British Columbia·Analysis

Social media scandals point to a bland political future

Intense scrutiny on social media profiles of federal election candidates has resulted in a handful of resignations. But if the only way to political success is a squeaky clean past, is the public being robbed of all but the dullest of politicians?

Ex-campaign manager says parties can't afford to lose time to candidate gaffes in a tight race

Liberal candidate Cheryl Thomas resigned over Facebook posts that included quoting elements of a Russell Peters Christmas special. (Cheryl Thomas/Facebook)

It's doubtful Cheryl Thomas stopped to think about her political future when she sat down to watch the Russell Peters Christmas Special in December 2012.

The former Victoria Liberal candidate posted a note on Facebook about the show — "LOL!!!!" — and then recited almost verbatim a joke the Indo-Canadian comedian made about wanting Santa to be white.

"You can't have a brown guy with a long beard sneaking into your house and leaving packages," Peters told his studio audience. "You don't! You're calling the bomb squad immediately."

Out of context, out of time

On the TV special, the audience erupted with laughter.

Three years later, the joke bombed for Thomas, lifted out of context and out of time from her Facebook account along with other past comments she made about mosques and Israel.

Like a good soldier, she resigned immediately, apologizing "unreservedly" to the Jewish and Muslim communities.

It's a kind of political expediency former provincial B.C. Liberal campaign manager Mike McDonald says he understands as far as the party is concerned. But he also knows Thomas personally.

"I know her character and I think she's an excellent person," says McDonald, who is not involved in the federal campaign.

"But the party just had to move on to other issues, is my impression of it."

Social media scrap heap

The scrap heap of Canadian political dreams is littered with candidates downed by social media gaffes.

McDonald, who helped Premier Christy Clark win an unexpected 2013 election, says deep scrutiny far beyond just the internet is part of modern political life.

That's amplified by a system in which the control of candidates and their message as a whole has moved from riding associations to the political parties themselves.

"We've come to a point where the political party centrally is responsible for everything everyone says," he says. "And it comes to some extent at the expense of the local flavour of the candidates."

So what type of person can actually pass muster with a deep social media background test? Do parents have to start warning their children now not to say anything remotely controversial, ever, if they have any hopes of becoming a public figure when they grow up?

And are the politicians of the future going to be so controlled and guarded that you never actually know what they think about anything?

"This is just one of many things that hold people back from running," says McDonald.

"The scrutiny in their lives; financial implications; what it does to one's family: There are real barriers to get people to run and it's harder and harder to attract good people."

'They say dumb things'

University of British Columbia political scientist Max Cameron says successful politicians, by nature, tend to be gregarious risk-takers. He worries that social media puritanism may scare otherwise competent people away.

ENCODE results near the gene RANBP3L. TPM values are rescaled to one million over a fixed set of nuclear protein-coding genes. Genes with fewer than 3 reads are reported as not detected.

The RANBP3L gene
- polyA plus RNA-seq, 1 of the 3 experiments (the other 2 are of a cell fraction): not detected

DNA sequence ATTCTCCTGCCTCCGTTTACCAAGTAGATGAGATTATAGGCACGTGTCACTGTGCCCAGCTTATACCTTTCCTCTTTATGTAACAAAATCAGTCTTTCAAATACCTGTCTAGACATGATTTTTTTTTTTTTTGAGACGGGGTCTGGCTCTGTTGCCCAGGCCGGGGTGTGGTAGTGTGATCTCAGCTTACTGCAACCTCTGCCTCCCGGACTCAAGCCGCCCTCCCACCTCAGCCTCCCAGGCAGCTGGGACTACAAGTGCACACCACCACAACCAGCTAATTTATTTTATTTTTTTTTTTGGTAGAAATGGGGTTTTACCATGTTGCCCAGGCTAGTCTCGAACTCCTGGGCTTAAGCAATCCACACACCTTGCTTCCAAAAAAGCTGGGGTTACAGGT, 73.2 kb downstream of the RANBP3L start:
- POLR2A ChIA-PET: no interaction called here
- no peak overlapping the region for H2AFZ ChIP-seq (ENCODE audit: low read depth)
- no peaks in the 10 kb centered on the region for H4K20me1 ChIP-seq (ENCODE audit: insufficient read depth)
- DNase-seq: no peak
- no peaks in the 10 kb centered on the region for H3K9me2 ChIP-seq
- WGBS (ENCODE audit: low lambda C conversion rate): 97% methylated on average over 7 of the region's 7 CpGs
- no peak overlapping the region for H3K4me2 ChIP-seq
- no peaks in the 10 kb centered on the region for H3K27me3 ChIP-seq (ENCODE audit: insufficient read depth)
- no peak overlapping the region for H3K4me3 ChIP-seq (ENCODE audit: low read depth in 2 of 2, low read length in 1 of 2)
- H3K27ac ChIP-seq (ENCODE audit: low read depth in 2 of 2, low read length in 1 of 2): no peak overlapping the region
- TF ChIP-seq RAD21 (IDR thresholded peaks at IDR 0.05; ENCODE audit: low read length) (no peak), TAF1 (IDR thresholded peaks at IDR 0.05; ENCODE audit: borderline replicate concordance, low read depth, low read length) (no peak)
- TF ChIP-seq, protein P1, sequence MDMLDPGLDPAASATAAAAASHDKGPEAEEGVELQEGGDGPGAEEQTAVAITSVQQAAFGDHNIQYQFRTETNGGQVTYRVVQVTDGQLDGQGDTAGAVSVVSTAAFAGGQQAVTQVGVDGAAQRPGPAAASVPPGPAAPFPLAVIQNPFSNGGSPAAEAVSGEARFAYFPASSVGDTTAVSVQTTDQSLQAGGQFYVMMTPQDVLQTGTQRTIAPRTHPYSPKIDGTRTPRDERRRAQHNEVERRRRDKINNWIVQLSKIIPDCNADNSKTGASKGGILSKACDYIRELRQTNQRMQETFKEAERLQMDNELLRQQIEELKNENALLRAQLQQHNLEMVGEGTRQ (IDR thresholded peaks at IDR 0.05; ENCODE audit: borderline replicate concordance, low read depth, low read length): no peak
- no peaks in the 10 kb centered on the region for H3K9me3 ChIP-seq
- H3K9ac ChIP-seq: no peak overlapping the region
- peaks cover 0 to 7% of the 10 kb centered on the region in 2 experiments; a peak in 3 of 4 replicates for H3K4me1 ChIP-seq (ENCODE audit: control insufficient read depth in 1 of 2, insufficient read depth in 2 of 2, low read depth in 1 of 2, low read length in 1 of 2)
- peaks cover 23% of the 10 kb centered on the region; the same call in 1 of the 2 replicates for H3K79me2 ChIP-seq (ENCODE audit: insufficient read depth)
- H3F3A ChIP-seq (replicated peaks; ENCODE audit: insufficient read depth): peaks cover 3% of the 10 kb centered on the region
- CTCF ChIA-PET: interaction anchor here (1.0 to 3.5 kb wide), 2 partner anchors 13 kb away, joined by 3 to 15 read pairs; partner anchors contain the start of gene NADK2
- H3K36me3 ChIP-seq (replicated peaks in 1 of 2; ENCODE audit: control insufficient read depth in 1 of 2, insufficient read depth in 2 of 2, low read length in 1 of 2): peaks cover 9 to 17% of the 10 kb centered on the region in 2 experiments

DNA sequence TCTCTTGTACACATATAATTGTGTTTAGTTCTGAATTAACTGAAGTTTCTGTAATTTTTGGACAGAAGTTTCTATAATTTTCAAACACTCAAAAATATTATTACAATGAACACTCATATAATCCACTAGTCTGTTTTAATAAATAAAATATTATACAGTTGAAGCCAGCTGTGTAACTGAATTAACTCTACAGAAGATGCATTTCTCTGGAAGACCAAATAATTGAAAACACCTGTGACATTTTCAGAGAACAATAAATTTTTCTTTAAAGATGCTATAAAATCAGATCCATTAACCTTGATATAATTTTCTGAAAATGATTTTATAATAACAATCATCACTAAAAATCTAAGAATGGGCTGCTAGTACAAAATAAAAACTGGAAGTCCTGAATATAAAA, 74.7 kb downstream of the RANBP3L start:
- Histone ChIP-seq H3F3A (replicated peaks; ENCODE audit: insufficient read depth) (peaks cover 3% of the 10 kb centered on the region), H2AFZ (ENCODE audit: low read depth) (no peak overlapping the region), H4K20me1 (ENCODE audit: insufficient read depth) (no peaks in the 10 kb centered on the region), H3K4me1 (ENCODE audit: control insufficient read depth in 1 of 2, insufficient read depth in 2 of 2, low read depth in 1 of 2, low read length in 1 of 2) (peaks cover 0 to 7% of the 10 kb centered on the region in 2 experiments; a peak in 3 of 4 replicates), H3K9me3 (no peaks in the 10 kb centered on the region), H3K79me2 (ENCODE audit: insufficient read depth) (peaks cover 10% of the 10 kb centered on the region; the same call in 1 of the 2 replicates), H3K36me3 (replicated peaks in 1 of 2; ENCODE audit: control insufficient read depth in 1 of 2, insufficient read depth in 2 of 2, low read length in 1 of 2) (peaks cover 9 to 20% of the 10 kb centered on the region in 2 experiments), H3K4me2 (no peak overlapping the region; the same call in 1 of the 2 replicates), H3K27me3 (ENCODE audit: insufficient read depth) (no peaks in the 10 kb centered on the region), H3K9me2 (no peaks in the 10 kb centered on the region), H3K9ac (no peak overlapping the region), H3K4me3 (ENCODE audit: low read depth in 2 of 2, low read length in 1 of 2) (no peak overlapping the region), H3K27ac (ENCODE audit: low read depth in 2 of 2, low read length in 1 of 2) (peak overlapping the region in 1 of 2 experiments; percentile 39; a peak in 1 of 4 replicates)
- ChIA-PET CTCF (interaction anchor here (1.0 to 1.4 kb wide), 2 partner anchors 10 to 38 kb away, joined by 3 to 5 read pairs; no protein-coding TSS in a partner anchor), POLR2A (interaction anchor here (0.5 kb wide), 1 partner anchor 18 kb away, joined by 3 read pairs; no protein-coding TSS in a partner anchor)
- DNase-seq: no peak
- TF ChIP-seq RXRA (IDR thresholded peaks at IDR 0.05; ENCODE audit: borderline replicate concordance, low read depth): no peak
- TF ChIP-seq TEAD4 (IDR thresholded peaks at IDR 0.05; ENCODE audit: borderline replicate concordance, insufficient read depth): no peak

"We do need to be, as a public, forgiving of our politicians," he says.

"They can make blunders. They say dumb things. I don't think you can pee into somebody's mug and put it back in their sink — but the public needs to be forgiving."

Liberal Party candidate Maria Manna stepped down over social media posts expressing skepticism about the Sept. 11 attacks in the U.S. (Facebook/Maria Manna)

Viewed in the fullness of Thomas's online life, even her more controversial statements appear to be pretty much what you might expect from an organizational expert who spent years working and consulting in the Middle East.

One day, she's posting a "moving" testimonial from a Holocaust survivor; the next she's railing against Jewish settlers in the West Bank.

One moment she's wishing a happy Eid Mubarak to "all my Muslim friends"; the next she complains about mosques being used as "brainwashing stations" in relation to a letter the Taliban wrote to Malala Yousafzai, the teenage girl who was shot in the head for wanting to go to school.

Most people are capable of a range of complex, contrasting and occasionally offensive opinions — but politicians aren't most people.

McDonald says green-light committees will work with candidates to identify pitfalls in advance, to "hang a lantern" on a problem in the words of former U.S. House of Representatives Speaker Tip O'Neill.

But he says that's not an option in a tightly fought election campaign with just a little more than two weeks left

"The clock is ticking," he says.

"The leader is trying to get his or her message out every day. And to lose a day because of a candidate misfire is kind of devastating. And right now they've got to clear these issues out as fast as possible and move on to the next topic."

It could have been worse: the comedian Peters followed up his gag about a brown Santa by joking that he shouldn't be Chinese or black either. Thankfully, Thomas chose not to post those.

About the Author

Jason Proctor


Jason Proctor is a reporter in British Columbia for CBC News and has covered the B.C. courts and mental health issues in the justice system extensively.


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